1801 Morena Boulevard, Bay Park
There’s nothing like a go-to neighborhood bar that provides great service, a casual vibe, and satisfying pub food. Add 20 craft beer taps and Ballast Point Fugu Vodka on draft and the experience is just that much better. Of course, once you’re accustomed to such comforts, change can be difficult to swallow.
High Dive recently revamped their daily food menu, replacing pizzas with additional sandwiches ($8.50-10.50) and salads ($7.50-9). The burger section appears to be unchanged, perhaps because it has never failed to draw attention. Enter the Spicy Reed ($12), which stuffs a 2/3 pound patty with cream cheese and jalapeños, and the Kraken ($15), which places a 2/3 pound patty between two toasted, Sriracha-infused peanut butter and jelly sandwiches. Of course, each is topped with cheese, grilled onions, and bacon, and served alongside an order of fries to ensure total gluttony.
Only trouble is, the recent menu revision stripped the substitution of a veggie patty, which makes the entire mouth-watering burger section unattainable to anyone who wants to avoid beef, and decreases the overall meat-free entrée options to four items. Disappointed and confused by the change, I settled on sharing the High Dive Nachos ($9) and the Cajun Dive Fish Sandwich ($10.50).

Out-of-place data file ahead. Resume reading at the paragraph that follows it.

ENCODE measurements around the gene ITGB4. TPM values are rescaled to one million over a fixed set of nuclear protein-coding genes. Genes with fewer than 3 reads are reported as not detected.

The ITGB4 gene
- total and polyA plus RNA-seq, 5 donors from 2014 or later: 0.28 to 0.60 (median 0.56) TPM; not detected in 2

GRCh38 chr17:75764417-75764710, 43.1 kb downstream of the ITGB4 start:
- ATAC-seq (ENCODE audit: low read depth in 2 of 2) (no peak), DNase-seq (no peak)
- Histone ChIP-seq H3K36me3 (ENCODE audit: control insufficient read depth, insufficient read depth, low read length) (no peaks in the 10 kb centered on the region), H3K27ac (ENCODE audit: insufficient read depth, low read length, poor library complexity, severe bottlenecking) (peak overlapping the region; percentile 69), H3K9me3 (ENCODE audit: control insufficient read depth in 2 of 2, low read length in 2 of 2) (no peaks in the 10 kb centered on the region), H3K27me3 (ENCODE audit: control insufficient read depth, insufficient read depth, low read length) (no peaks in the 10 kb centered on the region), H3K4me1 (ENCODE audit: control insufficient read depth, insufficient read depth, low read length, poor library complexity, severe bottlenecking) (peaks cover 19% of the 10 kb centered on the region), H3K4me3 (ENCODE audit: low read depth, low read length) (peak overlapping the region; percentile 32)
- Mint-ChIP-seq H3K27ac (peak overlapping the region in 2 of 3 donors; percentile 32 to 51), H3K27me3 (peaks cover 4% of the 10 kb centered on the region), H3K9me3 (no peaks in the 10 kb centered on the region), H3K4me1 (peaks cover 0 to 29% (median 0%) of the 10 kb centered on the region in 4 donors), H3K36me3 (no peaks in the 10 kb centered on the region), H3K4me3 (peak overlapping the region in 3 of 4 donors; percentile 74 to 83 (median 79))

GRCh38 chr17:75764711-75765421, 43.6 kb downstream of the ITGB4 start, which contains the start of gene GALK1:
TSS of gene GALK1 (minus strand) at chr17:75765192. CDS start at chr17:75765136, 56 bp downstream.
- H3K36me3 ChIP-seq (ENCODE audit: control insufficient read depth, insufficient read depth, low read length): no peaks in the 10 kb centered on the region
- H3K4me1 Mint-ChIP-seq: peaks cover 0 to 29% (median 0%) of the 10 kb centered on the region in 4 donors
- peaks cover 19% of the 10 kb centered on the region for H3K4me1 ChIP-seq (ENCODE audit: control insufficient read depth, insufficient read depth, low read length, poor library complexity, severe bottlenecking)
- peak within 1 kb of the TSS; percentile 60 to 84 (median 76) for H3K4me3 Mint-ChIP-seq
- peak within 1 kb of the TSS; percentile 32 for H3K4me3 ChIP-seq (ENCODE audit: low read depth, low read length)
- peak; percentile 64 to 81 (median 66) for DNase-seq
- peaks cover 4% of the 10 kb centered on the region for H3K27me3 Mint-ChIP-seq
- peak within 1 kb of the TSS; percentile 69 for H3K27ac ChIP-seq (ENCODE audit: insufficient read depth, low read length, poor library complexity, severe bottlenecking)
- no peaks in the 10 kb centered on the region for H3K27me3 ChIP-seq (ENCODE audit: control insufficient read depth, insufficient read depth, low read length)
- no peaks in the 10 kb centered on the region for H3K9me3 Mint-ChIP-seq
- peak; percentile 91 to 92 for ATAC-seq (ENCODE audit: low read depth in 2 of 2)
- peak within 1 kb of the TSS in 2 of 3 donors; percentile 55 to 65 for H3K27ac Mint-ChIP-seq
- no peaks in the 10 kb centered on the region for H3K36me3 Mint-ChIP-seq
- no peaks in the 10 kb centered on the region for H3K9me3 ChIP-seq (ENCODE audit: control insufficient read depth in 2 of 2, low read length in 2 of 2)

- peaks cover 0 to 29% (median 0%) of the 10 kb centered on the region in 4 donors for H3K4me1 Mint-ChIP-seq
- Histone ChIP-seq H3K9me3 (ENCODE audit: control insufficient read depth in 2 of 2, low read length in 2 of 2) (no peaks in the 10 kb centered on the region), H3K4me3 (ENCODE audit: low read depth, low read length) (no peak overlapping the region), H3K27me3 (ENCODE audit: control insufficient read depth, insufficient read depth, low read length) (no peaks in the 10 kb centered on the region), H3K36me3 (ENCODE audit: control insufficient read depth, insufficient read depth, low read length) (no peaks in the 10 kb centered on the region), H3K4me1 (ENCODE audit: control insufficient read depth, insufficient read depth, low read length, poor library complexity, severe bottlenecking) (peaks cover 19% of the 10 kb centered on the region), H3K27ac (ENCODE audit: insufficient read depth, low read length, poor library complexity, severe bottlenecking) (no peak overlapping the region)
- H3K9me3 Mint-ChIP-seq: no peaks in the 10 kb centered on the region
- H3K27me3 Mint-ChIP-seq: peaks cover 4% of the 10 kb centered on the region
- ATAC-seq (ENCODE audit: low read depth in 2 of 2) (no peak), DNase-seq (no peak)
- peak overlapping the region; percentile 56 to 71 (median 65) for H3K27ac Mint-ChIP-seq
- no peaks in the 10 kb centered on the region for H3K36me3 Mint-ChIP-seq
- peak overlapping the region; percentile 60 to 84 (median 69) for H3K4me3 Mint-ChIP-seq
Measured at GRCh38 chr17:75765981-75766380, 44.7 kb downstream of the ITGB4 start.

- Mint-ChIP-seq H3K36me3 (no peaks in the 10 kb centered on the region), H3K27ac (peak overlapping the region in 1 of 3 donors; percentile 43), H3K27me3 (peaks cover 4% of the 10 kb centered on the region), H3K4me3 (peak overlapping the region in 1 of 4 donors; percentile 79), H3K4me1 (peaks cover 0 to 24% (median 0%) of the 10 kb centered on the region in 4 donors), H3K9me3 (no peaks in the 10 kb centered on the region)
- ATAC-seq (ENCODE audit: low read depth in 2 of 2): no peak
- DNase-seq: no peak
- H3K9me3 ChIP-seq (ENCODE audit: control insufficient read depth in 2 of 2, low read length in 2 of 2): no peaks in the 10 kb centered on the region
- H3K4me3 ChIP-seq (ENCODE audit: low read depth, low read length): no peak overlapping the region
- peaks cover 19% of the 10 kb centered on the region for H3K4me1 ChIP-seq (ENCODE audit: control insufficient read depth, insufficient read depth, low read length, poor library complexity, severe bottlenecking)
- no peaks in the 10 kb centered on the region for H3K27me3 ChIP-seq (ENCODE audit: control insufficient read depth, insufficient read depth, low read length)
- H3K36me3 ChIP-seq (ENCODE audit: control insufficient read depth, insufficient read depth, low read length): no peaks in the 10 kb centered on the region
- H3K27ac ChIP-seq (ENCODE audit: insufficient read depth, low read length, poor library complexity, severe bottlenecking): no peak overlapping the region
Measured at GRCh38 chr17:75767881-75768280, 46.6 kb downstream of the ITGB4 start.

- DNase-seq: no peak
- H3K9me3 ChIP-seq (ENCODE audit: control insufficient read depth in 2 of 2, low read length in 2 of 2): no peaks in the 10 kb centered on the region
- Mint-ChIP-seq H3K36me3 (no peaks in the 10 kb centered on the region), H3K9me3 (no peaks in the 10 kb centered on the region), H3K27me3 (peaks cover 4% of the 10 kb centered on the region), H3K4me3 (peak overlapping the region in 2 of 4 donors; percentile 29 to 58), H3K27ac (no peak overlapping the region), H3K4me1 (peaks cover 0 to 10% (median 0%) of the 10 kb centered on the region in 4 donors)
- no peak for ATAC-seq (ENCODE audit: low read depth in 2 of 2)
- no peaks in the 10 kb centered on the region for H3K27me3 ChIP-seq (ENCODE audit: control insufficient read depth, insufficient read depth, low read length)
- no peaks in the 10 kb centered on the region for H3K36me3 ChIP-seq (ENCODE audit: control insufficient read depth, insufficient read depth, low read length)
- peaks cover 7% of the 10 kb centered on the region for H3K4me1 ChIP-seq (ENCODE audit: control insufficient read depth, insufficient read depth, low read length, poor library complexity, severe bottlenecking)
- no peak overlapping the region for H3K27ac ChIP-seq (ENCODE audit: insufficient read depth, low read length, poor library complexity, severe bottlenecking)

The nachos layer melted cheddar and jack cheeses, jalapeños, sour cream, pico de gallo, guacamole, and black beans atop fresh made tortilla chips. The appetizer is generous and savory but doesn’t offer anything unexpected or original. It did, however, balance the malty sweetness of my Rip Current Barrier Reef Nut Brown ($4 during happy hour), which goes down easy with or without a food pairing.
The fish sandwich is served on a Bread & Cie brioche bun, which is a positive addition to the menu that’s used on select sandwiches and across the burger board. The fresh bun surrounds blackened wahoo that is well-seasoned and -grilled, but the provolone, iceberg lettuce, unripe tomato, and tartar sauce didn’t add any depth in flavor to the dish. Perhaps their house-made wasabi or chipotle aioli would have rescued the otherwise bland preparation.
Contrary to the name, the High Dive doesn’t fall into the quintessential dive bar category — no wood paneling, pleather-lined booths, or windowless interiors here. It’s self-classified as a “high class dive bar” and is geared more towards a beachy sports bar with plenty of TVs, pinball machines, jukebox, and outdoor patio.